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Dealing with Creative Block when writing D&D adventures

One of the hardest things about running Dungeons and Dragons campaigns is the constant need for inspiration and motivation. Sometimes though, it can be hard to get those creative juices flowing - particularly when you're months or years into a particular campaign, with no end in sight. What to do then when you're dealing with a creative block, then? Well, here's a few tips to help.

Start small

I can't stress this enough - but when things are overwhelming, just start really small. Don't think about your overarching story arcs for the whole campaign, don't even think about everything you want your party to get done in the next session. Just think about a single thing, and work outwards from there.

(This is real advice for life as well, by the way. Overwhelmed by trying to come up with a perfect exercise regime? Reframe it to something you can do right now - a single push up, or going out for a walk. Worried about all the work you have to do? Commit to just doing 10 minutes right now. Break things down into their smallest possible components, and things get a lot easier).

Character motivations

So, how does this work with D&D? Well, I often start by thinking about what does _insert character here_ want? If there's a bad guy stalking the party, or an NPC they are about to bump into, or an organisation looking for a group to perform a certain task just think - what does this person/ these people/ this organisation want? Often that's enough to give you the seed of an idea, from which you can grow outwards.

Has the shopkeeper NPC had their wares stolen? Then maybe they're looking for a group to get them back. Have the townspeople recent had their children spirited away by an angry pied piper? Then maybe they want a group to kill him and return their children. Have the jewellers guild recently been robbed? Then maybe they need information about who's behind it and what they plan to do with a particular mystical jewel. Whatever. Think about what these people want, and before you know it, you have something you can work from. Editing that is way easier than just staring at a blank page. Trust me.

Little by little

Once you've got the kernel of your idea, you can start to flesh it out, bit by bit. What information might they gain from an NPC they choose to talk to? What is going on in the background? Are there any other NPCs around taking an interest in what your party are up to? That sort of thing.

If you decide that your party are gonna bump into a barkeep who has a problem, for example, then maybe you can also think about a few other things going on in the tavern to add flavour to your scene and opportunities for your players.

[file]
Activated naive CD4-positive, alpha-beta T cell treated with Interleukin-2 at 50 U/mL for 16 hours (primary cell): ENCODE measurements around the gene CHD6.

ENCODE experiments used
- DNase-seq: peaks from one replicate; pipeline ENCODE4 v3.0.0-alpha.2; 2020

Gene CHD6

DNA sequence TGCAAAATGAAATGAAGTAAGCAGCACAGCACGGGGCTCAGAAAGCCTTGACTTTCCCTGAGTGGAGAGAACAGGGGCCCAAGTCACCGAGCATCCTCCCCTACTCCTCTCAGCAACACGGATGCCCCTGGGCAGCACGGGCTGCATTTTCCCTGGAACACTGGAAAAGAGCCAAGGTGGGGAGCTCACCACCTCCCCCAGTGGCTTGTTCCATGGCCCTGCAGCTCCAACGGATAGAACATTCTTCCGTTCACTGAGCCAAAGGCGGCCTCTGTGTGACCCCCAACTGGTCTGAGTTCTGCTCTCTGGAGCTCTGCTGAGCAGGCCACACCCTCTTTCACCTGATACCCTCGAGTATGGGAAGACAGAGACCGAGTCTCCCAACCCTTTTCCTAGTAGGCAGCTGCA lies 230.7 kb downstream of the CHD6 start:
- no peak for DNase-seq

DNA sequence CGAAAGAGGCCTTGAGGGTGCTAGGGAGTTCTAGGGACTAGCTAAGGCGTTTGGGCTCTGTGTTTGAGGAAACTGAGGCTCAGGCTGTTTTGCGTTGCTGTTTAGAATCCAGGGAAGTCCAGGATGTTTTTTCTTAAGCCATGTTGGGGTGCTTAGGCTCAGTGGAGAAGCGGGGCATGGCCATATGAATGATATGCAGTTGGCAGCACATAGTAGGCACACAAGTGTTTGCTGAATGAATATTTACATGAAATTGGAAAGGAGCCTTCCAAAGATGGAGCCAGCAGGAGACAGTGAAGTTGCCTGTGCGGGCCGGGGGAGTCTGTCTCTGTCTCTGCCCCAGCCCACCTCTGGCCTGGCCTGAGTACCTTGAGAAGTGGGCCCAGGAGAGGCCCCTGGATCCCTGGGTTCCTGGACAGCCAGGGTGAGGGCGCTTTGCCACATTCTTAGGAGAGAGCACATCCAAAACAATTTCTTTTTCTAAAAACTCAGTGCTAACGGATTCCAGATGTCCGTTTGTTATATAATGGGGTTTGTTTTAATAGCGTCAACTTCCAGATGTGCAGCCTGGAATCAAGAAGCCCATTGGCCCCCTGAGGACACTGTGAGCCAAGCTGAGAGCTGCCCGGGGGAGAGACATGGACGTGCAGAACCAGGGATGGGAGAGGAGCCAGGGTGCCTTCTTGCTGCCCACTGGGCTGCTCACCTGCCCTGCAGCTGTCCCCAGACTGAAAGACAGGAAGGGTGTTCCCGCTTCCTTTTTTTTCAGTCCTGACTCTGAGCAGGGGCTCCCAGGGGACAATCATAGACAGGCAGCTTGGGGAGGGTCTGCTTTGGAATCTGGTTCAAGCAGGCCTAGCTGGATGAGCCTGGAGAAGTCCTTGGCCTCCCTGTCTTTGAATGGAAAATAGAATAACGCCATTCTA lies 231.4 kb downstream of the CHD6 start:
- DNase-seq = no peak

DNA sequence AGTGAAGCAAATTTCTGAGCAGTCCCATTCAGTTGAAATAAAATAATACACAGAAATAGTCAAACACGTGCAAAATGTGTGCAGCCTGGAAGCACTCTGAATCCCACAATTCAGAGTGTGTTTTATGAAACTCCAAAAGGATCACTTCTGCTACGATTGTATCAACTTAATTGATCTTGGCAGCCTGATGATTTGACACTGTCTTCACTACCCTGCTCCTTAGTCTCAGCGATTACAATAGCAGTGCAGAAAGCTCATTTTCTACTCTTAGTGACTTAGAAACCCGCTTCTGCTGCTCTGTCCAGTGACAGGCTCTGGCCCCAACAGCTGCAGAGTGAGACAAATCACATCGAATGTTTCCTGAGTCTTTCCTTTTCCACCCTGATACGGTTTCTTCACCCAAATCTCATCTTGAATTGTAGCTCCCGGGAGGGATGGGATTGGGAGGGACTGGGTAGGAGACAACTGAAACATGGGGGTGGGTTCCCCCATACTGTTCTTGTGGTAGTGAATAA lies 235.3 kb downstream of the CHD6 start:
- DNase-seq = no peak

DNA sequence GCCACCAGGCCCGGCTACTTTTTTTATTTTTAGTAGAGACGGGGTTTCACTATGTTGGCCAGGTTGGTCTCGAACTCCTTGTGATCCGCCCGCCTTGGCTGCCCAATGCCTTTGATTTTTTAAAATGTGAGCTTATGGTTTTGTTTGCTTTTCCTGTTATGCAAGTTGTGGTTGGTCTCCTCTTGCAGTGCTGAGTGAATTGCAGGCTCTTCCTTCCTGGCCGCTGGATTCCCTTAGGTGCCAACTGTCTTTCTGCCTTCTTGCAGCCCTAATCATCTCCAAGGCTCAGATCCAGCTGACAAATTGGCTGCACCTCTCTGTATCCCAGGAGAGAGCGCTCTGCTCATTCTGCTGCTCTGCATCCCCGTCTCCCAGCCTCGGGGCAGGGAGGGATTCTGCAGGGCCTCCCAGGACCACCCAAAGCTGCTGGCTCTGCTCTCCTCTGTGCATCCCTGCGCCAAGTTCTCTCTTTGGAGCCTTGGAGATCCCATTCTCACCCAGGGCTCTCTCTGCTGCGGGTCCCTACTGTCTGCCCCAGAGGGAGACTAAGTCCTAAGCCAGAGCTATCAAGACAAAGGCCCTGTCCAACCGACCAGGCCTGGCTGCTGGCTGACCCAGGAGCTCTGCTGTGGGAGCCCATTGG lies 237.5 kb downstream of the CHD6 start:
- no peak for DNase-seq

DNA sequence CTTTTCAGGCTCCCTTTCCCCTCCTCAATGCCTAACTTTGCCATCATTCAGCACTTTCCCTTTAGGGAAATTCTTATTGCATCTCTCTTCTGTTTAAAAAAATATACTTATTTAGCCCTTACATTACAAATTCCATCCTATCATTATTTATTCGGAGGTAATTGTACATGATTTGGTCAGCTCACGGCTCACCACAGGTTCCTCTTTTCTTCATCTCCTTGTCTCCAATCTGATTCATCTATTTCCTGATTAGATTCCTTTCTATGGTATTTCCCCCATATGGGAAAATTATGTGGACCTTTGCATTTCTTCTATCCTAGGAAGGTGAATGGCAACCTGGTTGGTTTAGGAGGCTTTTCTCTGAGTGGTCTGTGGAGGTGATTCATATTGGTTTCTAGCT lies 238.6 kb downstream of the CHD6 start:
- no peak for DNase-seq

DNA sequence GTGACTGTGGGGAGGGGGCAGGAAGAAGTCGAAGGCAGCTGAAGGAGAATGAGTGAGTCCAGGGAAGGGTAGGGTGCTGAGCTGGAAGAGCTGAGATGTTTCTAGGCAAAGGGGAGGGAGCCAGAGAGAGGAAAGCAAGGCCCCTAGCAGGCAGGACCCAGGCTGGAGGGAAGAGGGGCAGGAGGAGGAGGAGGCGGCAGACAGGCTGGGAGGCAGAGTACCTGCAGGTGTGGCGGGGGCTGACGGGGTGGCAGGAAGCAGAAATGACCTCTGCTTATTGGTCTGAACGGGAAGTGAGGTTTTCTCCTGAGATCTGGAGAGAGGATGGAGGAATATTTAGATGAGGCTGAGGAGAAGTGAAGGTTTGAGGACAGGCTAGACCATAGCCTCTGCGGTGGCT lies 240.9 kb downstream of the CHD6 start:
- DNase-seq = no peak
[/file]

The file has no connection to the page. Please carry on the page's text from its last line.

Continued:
Is there a drinking competition going on at the same time? Maybe one of the competitors will drunkenly divulge some information relating to a player's backstory. Or you overhear a group muttering about wanting to break someone out of the town jail, or you see a couple of bandits walking around shaking down the pundits for money. You don't have to have any of these things planned out in great detail - but it gives your players options to go in a direction that appeals to them.

Plan opportunities, not scenarios

What all of the above examples have in common is that they give options to your players. If your party want to pull on any of those particular story threads then they can do so - and you can see where the encounter develops from there. Sure, this can be a little nerve-wracking, as it involves more improv on your part - but I genuinely find that open-ended sessions like this are usually more fun than prescriptive ones where you've got everything planned out to a T.

The other good news about just planning opportunities rather than whole scenes? It's much less work - and therefore, should be a lot easier to get out of that creative block. You don't have to put in lots of work, don't need to think about every contingency. You just need a few ideas, and then let your players come up with the rest.

Your players are also responsible.

One way to minimise fear of creative blocks is to always remember that your players have creative responsibilities too. It isn't all on you. Sure, you have to create a space which encourages them to be creative (by saying yes a lot, for example, or by planning combat encounters with enough variables that your players can think outside the box a little).

Once you've created these conditions though, don't be afraid to hand over a little of that responsibility to your players, and let them decide the direction the adventure is going to take. You can always blur this line a little by keeping a few random encounter sheets with you, or keeping lists of random NPCs behind your DM screen, so you're not caught completely off guard when things inevitably go sideways.

But by handing a good chunk of creative control over to your players, you should ensure some fun, unpredictable sessions, while also reducing the amount of prep you need to put in. Hopefully this mindset shift should also help get you out of any creative blocks you're also suffering with. Good luck!


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